Florida Sex Offenders Forced To Live Under A Bridge?

Florida Sex Offenders Forced To Live Under A Bridge?


You may have heard about this before, and one Florida lawmaker is finally doing something about it.

Yes, I realize these laws are meant to prevent repeat offenses, but either up the penalties for those offenses or just leave them be. Once somebody gets out of prison, that should be it. End of story. If they commit another crime it would be tragic, but we have gone WAY too far with these laws and who can honestly defend forcing people to live under a bridge?

Also, let’s not forget that there are plenty of really stupid sex offender laws out there too. People get locked up for doing some fairly innocent things.

The Economist takes a closer look…

In all, 674,000 Americans are on sex-offender registries—more than the population of Vermont, North Dakota or Wyoming. The number keeps growing partly because in several states registration is for life and partly because registries are not confined to the sort of murderer who ensnared Megan Kanka. According to Human Rights Watch, at least five states require registration for people who visit prostitutes, 29 require it for consensual sex between young teenagers and 32 require it for indecent exposure. Some prosecutors are now stretching the definition of “distributing child pornography” to include teens who text half-naked photos of themselves to their friends.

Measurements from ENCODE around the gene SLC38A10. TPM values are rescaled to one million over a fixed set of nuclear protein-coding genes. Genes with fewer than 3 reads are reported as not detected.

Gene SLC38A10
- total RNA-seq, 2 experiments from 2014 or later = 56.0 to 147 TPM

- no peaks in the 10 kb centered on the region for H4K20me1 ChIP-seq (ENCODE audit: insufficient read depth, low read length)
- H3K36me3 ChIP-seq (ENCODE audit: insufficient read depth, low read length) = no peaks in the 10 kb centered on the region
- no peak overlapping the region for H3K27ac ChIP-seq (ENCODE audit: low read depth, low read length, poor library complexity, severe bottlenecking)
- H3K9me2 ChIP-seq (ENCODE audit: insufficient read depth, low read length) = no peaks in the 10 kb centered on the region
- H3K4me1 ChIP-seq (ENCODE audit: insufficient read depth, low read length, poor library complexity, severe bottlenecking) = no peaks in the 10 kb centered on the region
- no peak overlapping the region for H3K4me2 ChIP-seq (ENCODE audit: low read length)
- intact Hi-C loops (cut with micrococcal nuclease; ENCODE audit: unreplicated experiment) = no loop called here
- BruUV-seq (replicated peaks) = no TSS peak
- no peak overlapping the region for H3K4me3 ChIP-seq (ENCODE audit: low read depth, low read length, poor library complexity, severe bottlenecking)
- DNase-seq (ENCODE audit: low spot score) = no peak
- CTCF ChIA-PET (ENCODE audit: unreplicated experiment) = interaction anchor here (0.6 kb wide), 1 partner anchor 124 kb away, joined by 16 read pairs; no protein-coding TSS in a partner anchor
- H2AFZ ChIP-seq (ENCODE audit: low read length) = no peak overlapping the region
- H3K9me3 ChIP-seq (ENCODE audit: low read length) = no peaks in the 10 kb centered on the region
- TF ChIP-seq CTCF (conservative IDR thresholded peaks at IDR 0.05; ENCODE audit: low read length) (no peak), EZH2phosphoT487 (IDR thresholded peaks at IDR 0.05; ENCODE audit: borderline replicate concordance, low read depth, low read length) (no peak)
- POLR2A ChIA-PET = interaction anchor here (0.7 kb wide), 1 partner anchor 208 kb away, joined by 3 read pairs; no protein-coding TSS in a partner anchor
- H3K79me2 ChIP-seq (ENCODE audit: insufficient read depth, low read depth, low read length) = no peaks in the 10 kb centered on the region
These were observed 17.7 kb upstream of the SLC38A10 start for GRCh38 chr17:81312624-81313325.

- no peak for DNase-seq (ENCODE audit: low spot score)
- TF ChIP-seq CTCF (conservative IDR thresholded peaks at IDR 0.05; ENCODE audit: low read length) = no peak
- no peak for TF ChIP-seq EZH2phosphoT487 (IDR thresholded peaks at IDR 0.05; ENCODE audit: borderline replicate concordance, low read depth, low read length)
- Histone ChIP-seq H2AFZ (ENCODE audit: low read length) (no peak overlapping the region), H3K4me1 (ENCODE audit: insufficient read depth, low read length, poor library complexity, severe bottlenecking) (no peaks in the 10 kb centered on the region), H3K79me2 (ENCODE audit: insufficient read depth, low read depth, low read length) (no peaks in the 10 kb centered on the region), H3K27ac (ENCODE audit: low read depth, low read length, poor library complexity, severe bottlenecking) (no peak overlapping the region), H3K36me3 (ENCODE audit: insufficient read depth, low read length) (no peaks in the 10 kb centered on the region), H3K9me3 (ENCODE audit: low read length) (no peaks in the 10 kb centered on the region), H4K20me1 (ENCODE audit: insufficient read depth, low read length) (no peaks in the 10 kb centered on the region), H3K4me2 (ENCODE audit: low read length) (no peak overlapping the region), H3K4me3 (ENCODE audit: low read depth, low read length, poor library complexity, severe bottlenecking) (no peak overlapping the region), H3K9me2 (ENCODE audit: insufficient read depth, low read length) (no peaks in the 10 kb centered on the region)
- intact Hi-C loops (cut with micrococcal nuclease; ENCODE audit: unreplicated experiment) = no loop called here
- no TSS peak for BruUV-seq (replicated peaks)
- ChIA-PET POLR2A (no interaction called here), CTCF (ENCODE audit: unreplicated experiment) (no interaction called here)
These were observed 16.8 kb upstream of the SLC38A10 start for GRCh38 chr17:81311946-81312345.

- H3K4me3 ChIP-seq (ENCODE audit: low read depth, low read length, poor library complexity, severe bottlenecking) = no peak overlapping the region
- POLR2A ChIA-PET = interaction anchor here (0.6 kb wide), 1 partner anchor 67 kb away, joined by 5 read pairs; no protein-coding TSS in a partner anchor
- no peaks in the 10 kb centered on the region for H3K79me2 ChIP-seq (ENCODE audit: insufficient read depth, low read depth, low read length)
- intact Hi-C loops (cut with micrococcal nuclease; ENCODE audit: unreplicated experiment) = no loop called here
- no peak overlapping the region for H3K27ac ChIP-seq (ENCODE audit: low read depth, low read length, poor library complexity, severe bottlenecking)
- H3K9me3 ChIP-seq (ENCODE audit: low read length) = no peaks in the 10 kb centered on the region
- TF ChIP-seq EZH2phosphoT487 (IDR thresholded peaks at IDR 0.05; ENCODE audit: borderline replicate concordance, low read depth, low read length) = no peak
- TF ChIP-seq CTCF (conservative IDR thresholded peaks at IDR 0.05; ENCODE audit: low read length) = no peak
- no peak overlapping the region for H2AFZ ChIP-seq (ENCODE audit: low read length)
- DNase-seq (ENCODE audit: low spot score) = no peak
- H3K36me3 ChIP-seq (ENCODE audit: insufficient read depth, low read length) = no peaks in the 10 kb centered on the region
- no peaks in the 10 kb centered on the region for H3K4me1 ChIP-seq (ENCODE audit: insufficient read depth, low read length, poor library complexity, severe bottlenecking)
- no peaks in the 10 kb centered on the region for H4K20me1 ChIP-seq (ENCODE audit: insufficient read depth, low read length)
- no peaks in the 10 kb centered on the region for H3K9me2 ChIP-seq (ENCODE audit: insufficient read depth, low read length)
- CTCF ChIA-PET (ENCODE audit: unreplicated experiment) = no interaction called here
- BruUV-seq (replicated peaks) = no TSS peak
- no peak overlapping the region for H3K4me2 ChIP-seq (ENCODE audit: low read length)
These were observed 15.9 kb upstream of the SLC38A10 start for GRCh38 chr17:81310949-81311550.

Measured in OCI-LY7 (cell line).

How dangerous are the people on the registries? A state review of one sample in Georgia found that two-thirds of them posed little risk. For example, Janet Allison was found guilty of being “party to the crime of child molestation” because she let her 15-year-old daughter have sex with a boyfriend. The young couple later married. But Ms Allison will spend the rest of her life publicly branded as a sex offender.

The problem is…these laws will only get harsher because what politician in their right mind will try and soften them? This guy in Florida who’s suing the state is certainly a brave guy, but let’s remember that this has been going on for 2 YEARS. That’s how long it took for this to become enough of an eyesore for somebody to make a case that it’s hurting the economy.

What do you think?

  • Mike A.

    Are our laws based on fairy tales? “Who’s that tripping over my bridge?” roared the troll”?

    What’s next, locking harlots in stone towers in the middle of the Black Forest?

  • http://centristcoalition.com/blog/ kranky kritter

    By now, I thlnk we are all familiar with the sorts of sympathetic cases you cite, of folks who probably represent no real risk to others. BUt it seems unlikely to me that these folks represent more than a sliver of the folks on the list, which also includes molesters and flashers and other hardcore pedophiles.

    The sympathetic cases that you cite are evidence of how badly things can go awry when Americans are incited to support inflexible, quick-fix, zero-tolerance style regulations. Conservatives seeking to demonize judges have sucessful convinced people that judges should in many instances not be able to exercise discretion. Judgement, in other words.